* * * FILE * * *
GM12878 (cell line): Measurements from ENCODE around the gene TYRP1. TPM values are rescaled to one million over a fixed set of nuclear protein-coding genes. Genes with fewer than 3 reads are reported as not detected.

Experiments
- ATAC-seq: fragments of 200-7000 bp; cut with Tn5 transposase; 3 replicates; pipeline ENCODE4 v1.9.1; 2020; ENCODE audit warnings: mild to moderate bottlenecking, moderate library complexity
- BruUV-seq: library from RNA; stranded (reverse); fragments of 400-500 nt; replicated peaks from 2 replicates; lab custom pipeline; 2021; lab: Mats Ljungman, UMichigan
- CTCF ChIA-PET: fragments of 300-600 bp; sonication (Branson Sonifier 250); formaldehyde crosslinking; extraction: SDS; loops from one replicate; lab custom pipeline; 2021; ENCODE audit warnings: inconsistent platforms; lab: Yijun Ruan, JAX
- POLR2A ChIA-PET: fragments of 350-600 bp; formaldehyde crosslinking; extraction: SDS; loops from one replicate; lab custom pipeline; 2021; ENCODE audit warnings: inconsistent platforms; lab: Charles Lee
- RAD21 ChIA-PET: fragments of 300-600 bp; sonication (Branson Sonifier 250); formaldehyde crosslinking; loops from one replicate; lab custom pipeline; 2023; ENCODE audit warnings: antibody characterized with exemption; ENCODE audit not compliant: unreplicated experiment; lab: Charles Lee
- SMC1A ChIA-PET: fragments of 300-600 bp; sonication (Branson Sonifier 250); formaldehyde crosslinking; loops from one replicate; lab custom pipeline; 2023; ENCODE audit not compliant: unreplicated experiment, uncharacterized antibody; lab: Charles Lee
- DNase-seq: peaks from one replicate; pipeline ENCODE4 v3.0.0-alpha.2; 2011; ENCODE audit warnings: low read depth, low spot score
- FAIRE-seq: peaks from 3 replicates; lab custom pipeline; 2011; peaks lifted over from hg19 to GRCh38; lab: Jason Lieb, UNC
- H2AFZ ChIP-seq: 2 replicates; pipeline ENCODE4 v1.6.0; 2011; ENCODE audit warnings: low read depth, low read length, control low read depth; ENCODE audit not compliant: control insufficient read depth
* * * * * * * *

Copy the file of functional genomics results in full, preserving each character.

GM12878 (cell line): Measurements from ENCODE around the gene TYRP1. TPM values are rescaled to one million over a fixed set of nuclear protein-coding genes. Genes with fewer than 3 reads are reported as not detected.

Experiments
- ATAC-seq: fragments of 200-7000 bp; cut with Tn5 transposase; 3 replicates; pipeline ENCODE4 v1.9.1; 2020; ENCODE audit warnings: mild to moderate bottlenecking, moderate library complexity
- BruUV-seq: library from RNA; stranded (reverse); fragments of 400-500 nt; replicated peaks from 2 replicates; lab custom pipeline; 2021; lab: Mats Ljungman, UMichigan
- CTCF ChIA-PET: fragments of 300-600 bp; sonication (Branson Sonifier 250); formaldehyde crosslinking; extraction: SDS; loops from one replicate; lab custom pipeline; 2021; ENCODE audit warnings: inconsistent platforms; lab: Yijun Ruan, JAX
- POLR2A ChIA-PET: fragments of 350-600 bp; formaldehyde crosslinking; extraction: SDS; loops from one replicate; lab custom pipeline; 2021; ENCODE audit warnings: inconsistent platforms; lab: Charles Lee
- RAD21 ChIA-PET: fragments of 300-600 bp; sonication (Branson Sonifier 250); formaldehyde crosslinking; loops from one replicate; lab custom pipeline; 2023; ENCODE audit warnings: antibody characterized with exemption; ENCODE audit not compliant: unreplicated experiment; lab: Charles Lee
- SMC1A ChIA-PET: fragments of 300-600 bp; sonication (Branson Sonifier 250); formaldehyde crosslinking; loops from one replicate; lab custom pipeline; 2023; ENCODE audit not compliant: unreplicated experiment, uncharacterized antibody; lab: Charles Lee
- DNase-seq: peaks from one replicate; pipeline ENCODE4 v3.0.0-alpha.2; 2011; ENCODE audit warnings: low read depth, low spot score
- FAIRE-seq: peaks from 3 replicates; lab custom pipeline; 2011; peaks lifted over from hg19 to GRCh38; lab: Jason Lieb, UNC
- H2AFZ ChIP-seq: 2 replicates; pipeline ENCODE4 v1.6.0; 2011; ENCODE audit warnings: low read depth, low read length, control low read depth; ENCODE audit not compliant: control insufficient read depth